And the Beat Goes On

Marathon runner Christy Kirk reflects on 20 years since her life-changing surgery

Twenty years ago, shortly after finishing a training run for the 2003 Boston Marathon, the course of my life completely changed.

I was 27 years old, recently married, three months shy of graduating from dental school, and I had a stroke. Despite being an avid runner and swimmer most of my life, all the miles I’d logged in the pool and on the road did nothing to prevent that terrible event. Unbeknownst to me, I had a small hole between the top two chambers of my heart that caused the stroke at such a young age.

I met with numerous doctors to find a path forward, one of whom recommended open heart surgery to repair the defect. I was petrified. How could I graduate from dental school, move to Boston, start my residency and my married life while also healing from open heart surgery? Thankfully, I got a second opinion from a doctor who recommended a minimally invasive procedure with an Abbott Amplatzer device that would close the hole, preventing further strokes.

I opted for the latter.

After my stroke, I couldn’t help but feel anxious that another medical catastrophe was sure to follow. Thankfully for me, running is as much a form of meditation as it is exercise, and before long, with the help of my husband, I was back to my routine. I also met friends in Boston who encouraged me and coaxed me back into racing.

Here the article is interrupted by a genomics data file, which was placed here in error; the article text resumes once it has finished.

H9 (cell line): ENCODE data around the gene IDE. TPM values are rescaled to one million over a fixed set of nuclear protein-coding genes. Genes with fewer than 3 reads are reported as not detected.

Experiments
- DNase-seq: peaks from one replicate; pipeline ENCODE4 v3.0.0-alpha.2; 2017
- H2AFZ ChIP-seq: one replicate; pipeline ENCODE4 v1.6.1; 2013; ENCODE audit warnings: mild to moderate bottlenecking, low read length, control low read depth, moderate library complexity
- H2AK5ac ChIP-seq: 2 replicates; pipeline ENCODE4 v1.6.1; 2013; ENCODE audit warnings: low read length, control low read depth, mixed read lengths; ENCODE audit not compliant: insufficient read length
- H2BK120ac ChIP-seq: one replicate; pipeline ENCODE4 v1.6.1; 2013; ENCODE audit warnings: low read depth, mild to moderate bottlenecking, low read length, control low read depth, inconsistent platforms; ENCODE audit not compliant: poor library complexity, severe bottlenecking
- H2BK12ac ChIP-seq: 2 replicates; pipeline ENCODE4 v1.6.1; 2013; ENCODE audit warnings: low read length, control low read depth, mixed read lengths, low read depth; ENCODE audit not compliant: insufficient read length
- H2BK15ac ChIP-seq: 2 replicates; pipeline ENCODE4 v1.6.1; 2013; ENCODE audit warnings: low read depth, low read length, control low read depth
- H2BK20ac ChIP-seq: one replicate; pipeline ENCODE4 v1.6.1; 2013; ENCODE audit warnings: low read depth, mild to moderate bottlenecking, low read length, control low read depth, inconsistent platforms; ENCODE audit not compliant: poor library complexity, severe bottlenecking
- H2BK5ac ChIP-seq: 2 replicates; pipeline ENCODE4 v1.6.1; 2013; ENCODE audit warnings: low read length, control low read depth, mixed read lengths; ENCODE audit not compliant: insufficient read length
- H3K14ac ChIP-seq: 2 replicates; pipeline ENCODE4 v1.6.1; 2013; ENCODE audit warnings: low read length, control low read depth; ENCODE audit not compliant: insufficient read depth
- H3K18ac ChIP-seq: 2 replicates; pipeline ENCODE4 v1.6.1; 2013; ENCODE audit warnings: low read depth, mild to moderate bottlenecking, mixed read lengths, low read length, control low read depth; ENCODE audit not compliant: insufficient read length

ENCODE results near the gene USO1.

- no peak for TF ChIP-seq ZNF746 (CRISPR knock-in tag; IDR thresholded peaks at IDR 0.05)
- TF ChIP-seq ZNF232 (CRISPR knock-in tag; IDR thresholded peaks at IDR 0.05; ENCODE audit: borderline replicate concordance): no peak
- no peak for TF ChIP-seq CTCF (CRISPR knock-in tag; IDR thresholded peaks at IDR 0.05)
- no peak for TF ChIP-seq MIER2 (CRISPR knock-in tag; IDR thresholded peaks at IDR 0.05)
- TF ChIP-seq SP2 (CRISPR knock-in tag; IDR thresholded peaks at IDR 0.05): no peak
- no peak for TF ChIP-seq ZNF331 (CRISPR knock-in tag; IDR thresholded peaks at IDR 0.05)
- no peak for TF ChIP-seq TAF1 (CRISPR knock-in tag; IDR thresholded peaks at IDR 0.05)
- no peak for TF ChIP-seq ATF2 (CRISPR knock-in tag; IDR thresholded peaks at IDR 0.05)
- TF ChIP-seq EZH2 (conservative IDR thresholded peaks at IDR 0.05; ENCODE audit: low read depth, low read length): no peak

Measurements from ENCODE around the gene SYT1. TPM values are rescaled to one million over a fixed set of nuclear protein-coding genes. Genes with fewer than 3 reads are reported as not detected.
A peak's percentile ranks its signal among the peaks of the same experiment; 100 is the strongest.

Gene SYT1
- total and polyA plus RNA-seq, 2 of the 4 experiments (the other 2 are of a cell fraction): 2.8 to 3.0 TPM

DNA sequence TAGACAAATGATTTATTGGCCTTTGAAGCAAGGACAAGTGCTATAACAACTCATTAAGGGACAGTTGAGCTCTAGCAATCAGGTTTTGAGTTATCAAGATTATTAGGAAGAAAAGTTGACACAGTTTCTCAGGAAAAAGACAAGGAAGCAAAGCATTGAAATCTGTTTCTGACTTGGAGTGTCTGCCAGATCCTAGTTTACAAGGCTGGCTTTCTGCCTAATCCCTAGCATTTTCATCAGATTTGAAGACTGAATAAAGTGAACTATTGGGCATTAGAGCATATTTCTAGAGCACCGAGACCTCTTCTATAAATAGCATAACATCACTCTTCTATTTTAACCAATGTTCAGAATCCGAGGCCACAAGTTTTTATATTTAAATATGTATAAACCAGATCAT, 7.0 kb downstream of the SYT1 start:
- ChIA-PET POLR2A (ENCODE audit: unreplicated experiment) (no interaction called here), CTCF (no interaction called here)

Returning to the sport with the support of family and friends helped me heal from the trauma of that event, even though it took a long time to feel like myself again.

Now, at age 47, I’ve run 17 full marathons, including several with Tedy’s Team to raise money for stroke and heart disease awareness. Over the years of raising four kids and practicing dentistry alongside my husband, running has accompanied me through highs, lows and the unimaginable. It’s been my salvation, hope, motivation, social outlet, source of pride, avenue for philanthropy, connection to the community, and my “therapist.”

This year’s Boston Marathon marked 20 years since my stroke, so it was incredibly special to me and my family. It also felt like a full-circle moment since the device that fixed the hole in my heart was made by Abbott, the healthcare company that is also a partner in the Boston Marathon and the Abbott World Marathon Majors. 

So why am I running? I’m running because running has healed me, both mentally and physically. I’m running because I love it, and I want to celebrate my 20 years of health and happiness. I’m running because I can. 

May is National Stroke Awareness Month. To learn more about strokes, including risk factors, symptoms and types of treatments, visit the American Stroke Association.

Even if athletes appear healthy after treatment or surgery, or to have a disorder under control, underlying medical conditions could exist. Always consult a physician and get a full health evaluation prior to marathon training.

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